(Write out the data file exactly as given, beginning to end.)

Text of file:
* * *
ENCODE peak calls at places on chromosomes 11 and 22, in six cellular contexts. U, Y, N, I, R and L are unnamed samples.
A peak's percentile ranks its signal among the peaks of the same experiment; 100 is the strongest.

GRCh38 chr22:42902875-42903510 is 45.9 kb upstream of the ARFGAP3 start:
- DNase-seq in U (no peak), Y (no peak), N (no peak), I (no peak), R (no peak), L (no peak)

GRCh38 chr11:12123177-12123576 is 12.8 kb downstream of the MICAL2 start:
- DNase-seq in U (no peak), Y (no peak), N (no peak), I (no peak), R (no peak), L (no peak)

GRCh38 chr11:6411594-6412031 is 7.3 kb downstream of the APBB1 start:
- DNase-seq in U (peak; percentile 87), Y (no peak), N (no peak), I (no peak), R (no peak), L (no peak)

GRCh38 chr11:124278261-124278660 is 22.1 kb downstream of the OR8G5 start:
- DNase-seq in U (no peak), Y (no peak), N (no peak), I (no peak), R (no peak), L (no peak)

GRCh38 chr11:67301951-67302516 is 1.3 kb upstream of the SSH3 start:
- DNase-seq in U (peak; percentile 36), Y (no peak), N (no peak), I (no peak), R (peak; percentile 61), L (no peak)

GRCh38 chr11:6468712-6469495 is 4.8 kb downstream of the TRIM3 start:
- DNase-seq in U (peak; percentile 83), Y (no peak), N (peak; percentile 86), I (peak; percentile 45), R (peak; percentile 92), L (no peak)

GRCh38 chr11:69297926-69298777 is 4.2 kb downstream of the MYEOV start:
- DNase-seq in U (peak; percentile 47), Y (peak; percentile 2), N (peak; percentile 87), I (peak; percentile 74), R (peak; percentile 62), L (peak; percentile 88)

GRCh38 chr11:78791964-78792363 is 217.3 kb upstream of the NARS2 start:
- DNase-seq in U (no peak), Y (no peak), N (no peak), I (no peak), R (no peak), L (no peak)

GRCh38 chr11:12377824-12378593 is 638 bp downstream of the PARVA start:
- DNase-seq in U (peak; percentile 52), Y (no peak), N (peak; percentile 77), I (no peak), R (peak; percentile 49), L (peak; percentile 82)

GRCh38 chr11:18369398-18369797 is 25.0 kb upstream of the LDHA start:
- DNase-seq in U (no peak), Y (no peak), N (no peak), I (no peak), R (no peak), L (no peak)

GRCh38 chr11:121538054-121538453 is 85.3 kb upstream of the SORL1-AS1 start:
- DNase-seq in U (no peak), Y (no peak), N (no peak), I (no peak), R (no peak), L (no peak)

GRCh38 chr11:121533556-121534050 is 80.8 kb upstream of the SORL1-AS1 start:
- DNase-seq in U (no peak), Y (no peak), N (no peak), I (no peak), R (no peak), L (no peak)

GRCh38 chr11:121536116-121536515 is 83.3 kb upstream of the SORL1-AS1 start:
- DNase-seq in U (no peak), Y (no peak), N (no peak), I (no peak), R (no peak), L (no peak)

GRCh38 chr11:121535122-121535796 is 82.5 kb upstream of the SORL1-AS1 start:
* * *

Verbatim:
ENCODE peak calls at places on chromosomes 11 and 22, in six cellular contexts. U, Y, N, I, R and L are unnamed samples.
A peak's percentile ranks its signal among the peaks of the same experiment; 100 is the strongest.

GRCh38 chr22:42902875-42903510 is 45.9 kb upstream of the ARFGAP3 start:
- DNase-seq in U (no peak), Y (no peak), N (no peak), I (no peak), R (no peak), L (no peak)

GRCh38 chr11:12123177-12123576 is 12.8 kb downstream of the MICAL2 start:
- DNase-seq in U (no peak), Y (no peak), N (no peak), I (no peak), R (no peak), L (no peak)

GRCh38 chr11:6411594-6412031 is 7.3 kb downstream of the APBB1 start:
- DNase-seq in U (peak; percentile 87), Y (no peak), N (no peak), I (no peak), R (no peak), L (no peak)

GRCh38 chr11:124278261-124278660 is 22.1 kb downstream of the OR8G5 start:
- DNase-seq in U (no peak), Y (no peak), N (no peak), I (no peak), R (no peak), L (no peak)

GRCh38 chr11:67301951-67302516 is 1.3 kb upstream of the SSH3 start:
- DNase-seq in U (peak; percentile 36), Y (no peak), N (no peak), I (no peak), R (peak; percentile 61), L (no peak)

GRCh38 chr11:6468712-6469495 is 4.8 kb downstream of the TRIM3 start:
- DNase-seq in U (peak; percentile 83), Y (no peak), N (peak; percentile 86), I (peak; percentile 45), R (peak; percentile 92), L (no peak)

GRCh38 chr11:69297926-69298777 is 4.2 kb downstream of the MYEOV start:
- DNase-seq in U (peak; percentile 47), Y (peak; percentile 2), N (peak; percentile 87), I (peak; percentile 74), R (peak; percentile 62), L (peak; percentile 88)

GRCh38 chr11:78791964-78792363 is 217.3 kb upstream of the NARS2 start:
- DNase-seq in U (no peak), Y (no peak), N (no peak), I (no peak), R (no peak), L (no peak)

GRCh38 chr11:12377824-12378593 is 638 bp downstream of the PARVA start:
- DNase-seq in U (peak; percentile 52), Y (no peak), N (peak; percentile 77), I (no peak), R (peak; percentile 49), L (peak; percentile 82)

GRCh38 chr11:18369398-18369797 is 25.0 kb upstream of the LDHA start:
- DNase-seq in U (no peak), Y (no peak), N (no peak), I (no peak), R (no peak), L (no peak)

GRCh38 chr11:121538054-121538453 is 85.3 kb upstream of the SORL1-AS1 start:
- DNase-seq in U (no peak), Y (no peak), N (no peak), I (no peak), R (no peak), L (no peak)

GRCh38 chr11:121533556-121534050 is 80.8 kb upstream of the SORL1-AS1 start:
- DNase-seq in U (no peak), Y (no peak), N (no peak), I (no peak), R (no peak), L (no peak)

GRCh38 chr11:121536116-121536515 is 83.3 kb upstream of the SORL1-AS1 start:
- DNase-seq in U (no peak), Y (no peak), N (no peak), I (no peak), R (no peak), L (no peak)

GRCh38 chr11:121535122-121535796 is 82.5 kb upstream of the SORL1-AS1 start: